The annual White Mass at St. Patrick’s Cathedral June 26 gave Cardinal Dolan, the principal celebrant, the opportunity to recognize and thank Catholic health care workers for their service throughout the archdiocese.
ArchCare, the continuing care community of the archdiocese, sponsored the Mass, which was attended by 500 people. The morning liturgy opened with a procession led by a statue of Our Lady of Good Health, commemorating the 16th-century apparitions of the Blessed Mother in Vailankanni, India.
“Welcome to St. Patrick’s Cathedral for our annual White Mass when we thank God for the dedication of those who in the most Holy Name of Jesus reach out with his healing to the sick,” Cardinal Dolan said. “We thank God for ArchCare, which does that so effectively in the archdiocese. We also thank God for all of you, our health care workers, as we lift up the needs of the sick, the fragile and infirm to the Lord.”
In his homily, Cardinal Dolan again thanked the health care workers as well as the priests and sisters in religious orders who serve in health care for the work they do. “I’m so proud of you because of your passionate dedication to the sick that flows from the very nature of the Church because it is so central to the ministry of our loving Savior, Jesus Christ,” the cardinal said.
Cardinal Dolan shared a conversation he once had with Cardinal James Harvey, a native of the United States who served as prefect of the papal household under Pope John Paul II. Cardinal Dolan asked if Pope John Paul II had ever lost patience with then-Archbishop Harvey. It happened only once, when a woman battling cancer asked the pope for prayers at a papal audience. After praying for the woman, the pope asked Archbishop Harvey to get the woman’s name, so he could continue praying for her. With the large crowd seeking to reach the pope, the archbishop was unable to locate the woman, despite his best efforts.
When the audience ended, the pope asked for the woman’s name.
“(Cardinal Harvey) said that’s the only time he ever got mad at me,” Cardinal Dolan said. “The love and care of the sick, as Pope St. John Paul II obviously showed, is a central, essential non-negotiable aspect of the Church’s ministry and you do it well,” he told the ArchCare employees.
Scott LaRue, president and CEO of ArchCare, in remarks at the end of Mass, thanked Cardinal Dolan for his visits with health care workers and people served by ArchCare’s programs and the opportunity to participate in the annual Mass at St. Patrick’s Cathedral. He also recalled the cardinal’s ArchCare visit in Kingston June 17.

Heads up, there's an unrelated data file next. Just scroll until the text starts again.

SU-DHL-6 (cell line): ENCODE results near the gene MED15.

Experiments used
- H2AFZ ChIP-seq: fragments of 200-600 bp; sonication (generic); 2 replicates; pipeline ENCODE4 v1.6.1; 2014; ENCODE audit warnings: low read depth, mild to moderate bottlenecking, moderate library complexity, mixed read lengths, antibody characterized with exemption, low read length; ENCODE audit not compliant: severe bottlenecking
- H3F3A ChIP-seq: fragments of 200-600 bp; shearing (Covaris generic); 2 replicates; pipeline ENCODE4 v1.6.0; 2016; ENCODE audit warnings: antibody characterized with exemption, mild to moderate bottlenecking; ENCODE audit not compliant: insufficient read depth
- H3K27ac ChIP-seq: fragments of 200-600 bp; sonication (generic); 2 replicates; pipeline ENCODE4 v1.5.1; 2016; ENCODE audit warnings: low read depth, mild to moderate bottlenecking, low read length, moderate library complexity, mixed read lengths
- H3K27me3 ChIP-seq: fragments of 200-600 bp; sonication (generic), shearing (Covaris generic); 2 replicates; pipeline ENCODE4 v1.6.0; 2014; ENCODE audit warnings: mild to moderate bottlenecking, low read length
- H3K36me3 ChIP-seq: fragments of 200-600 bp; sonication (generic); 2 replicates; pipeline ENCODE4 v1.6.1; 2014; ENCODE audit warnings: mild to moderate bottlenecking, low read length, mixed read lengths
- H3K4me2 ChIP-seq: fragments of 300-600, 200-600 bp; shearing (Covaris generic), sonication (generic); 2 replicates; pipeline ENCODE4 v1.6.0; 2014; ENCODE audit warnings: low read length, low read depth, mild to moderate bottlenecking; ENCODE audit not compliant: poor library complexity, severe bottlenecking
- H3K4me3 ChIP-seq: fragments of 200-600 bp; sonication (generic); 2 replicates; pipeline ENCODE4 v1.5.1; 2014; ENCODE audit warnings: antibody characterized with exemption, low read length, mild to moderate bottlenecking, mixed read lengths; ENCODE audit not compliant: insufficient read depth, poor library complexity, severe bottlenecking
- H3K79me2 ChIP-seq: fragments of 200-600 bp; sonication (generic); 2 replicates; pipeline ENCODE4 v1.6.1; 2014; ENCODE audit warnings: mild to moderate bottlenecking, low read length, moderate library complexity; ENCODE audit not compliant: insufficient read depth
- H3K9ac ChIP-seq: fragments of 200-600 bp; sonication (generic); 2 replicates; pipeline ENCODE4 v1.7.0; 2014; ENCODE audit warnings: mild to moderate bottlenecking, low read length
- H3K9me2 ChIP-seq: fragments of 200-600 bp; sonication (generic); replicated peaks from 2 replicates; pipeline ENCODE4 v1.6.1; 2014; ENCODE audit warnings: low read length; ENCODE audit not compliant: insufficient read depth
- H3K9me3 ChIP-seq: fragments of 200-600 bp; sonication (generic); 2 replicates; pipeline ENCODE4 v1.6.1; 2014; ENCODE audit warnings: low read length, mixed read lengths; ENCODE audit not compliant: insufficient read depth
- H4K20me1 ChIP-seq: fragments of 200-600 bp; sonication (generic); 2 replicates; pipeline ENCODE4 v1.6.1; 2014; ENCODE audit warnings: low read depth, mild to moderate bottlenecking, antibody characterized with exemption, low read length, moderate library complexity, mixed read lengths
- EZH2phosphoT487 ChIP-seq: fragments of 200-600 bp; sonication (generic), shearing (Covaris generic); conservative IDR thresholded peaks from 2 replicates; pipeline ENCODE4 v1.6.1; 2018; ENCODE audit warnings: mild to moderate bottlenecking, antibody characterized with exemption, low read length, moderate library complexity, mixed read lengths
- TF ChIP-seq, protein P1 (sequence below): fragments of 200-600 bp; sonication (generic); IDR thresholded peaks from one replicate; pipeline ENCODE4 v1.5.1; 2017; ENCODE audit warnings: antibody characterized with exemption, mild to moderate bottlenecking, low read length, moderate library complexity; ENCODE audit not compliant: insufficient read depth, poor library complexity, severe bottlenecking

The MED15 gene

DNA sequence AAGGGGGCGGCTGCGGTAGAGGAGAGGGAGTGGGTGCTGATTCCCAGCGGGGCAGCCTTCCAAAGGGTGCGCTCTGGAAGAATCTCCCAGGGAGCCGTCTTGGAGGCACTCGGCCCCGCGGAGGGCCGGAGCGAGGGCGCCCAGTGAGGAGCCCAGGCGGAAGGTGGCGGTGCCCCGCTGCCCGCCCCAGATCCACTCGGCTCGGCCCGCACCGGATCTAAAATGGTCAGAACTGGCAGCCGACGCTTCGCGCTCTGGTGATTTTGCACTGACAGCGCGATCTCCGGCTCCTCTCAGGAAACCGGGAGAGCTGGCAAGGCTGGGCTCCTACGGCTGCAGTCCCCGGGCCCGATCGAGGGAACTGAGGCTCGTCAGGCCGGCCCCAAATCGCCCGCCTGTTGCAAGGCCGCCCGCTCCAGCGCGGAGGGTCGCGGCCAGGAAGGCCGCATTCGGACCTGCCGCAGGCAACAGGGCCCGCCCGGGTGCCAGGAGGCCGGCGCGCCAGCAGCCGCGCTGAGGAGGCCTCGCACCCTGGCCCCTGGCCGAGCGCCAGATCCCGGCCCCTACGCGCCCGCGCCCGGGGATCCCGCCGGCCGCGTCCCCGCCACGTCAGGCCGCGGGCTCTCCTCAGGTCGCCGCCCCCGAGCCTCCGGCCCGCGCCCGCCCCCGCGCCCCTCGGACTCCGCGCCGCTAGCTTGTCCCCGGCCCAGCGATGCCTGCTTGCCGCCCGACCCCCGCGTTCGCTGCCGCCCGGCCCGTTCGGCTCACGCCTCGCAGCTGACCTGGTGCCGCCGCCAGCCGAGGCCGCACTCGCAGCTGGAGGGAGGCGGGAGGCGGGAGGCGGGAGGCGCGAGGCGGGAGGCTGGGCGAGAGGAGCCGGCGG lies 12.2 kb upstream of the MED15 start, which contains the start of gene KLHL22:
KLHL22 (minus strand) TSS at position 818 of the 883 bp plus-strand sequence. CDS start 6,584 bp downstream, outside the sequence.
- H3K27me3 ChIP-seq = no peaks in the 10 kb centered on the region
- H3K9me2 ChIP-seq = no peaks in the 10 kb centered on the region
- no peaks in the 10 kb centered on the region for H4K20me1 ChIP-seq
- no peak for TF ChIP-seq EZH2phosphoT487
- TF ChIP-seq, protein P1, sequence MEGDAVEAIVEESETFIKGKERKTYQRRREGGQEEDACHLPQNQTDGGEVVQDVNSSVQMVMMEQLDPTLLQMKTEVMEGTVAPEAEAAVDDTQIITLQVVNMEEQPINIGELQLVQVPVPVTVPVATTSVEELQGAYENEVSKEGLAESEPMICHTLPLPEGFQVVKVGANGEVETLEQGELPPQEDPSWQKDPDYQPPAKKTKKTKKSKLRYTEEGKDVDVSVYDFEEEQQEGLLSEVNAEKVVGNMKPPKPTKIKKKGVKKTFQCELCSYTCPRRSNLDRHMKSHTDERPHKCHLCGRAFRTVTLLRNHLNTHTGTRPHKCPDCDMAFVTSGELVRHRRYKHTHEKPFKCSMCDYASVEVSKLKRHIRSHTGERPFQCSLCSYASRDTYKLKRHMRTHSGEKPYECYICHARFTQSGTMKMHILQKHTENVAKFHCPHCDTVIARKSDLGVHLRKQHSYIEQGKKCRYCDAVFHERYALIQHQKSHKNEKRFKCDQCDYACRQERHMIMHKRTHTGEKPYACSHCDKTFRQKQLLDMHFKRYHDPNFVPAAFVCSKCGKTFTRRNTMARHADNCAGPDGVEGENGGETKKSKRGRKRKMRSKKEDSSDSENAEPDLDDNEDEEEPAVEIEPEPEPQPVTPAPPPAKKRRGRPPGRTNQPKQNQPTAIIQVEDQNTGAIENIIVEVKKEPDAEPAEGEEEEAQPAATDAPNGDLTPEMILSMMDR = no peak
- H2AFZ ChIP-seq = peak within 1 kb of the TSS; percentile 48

“Your Eminence, last week we were blessed to have you with us to launch our expanded home
care ministry and dedicate our new health care career training center in Kingston,” LaRue said. “You reminded us that caring for others and responding to the needs of those who are hurting is more than just a job. It’s a sacred calling.
“Let all of us here today do everything we can to embrace our sacred calling and let us continue to use our courage, our ingenuity to ensure that the sick, the elderly, the poor, the people with special needs in our society feel revered, respected and not abandoned.”
Donna Cooper of Croton-on-Hudson and Nicole O’Connor of Stony Point are registered nurses who work with ArchCare at Home in Valhalla.
“I feel blessed that we are being recognized this way,” said Ms. O’Connor, a parishioner of St. Gregory Barbarigo in Garnerville. “Being here with the cardinal in a house of worship, I’m Roman Catholic, and this is an amazing experience. He’s such a wonderful, amazing man. I just love being a nurse and helping people.”
Ms. Cooper added, “It was a wonderful, affirming message for all the work we do as nurses and health care workers. It was very good to hear it. I have a lot of memories of many years of working with people at homes and in the hospitals. I just wanted to take care of people and give to people.”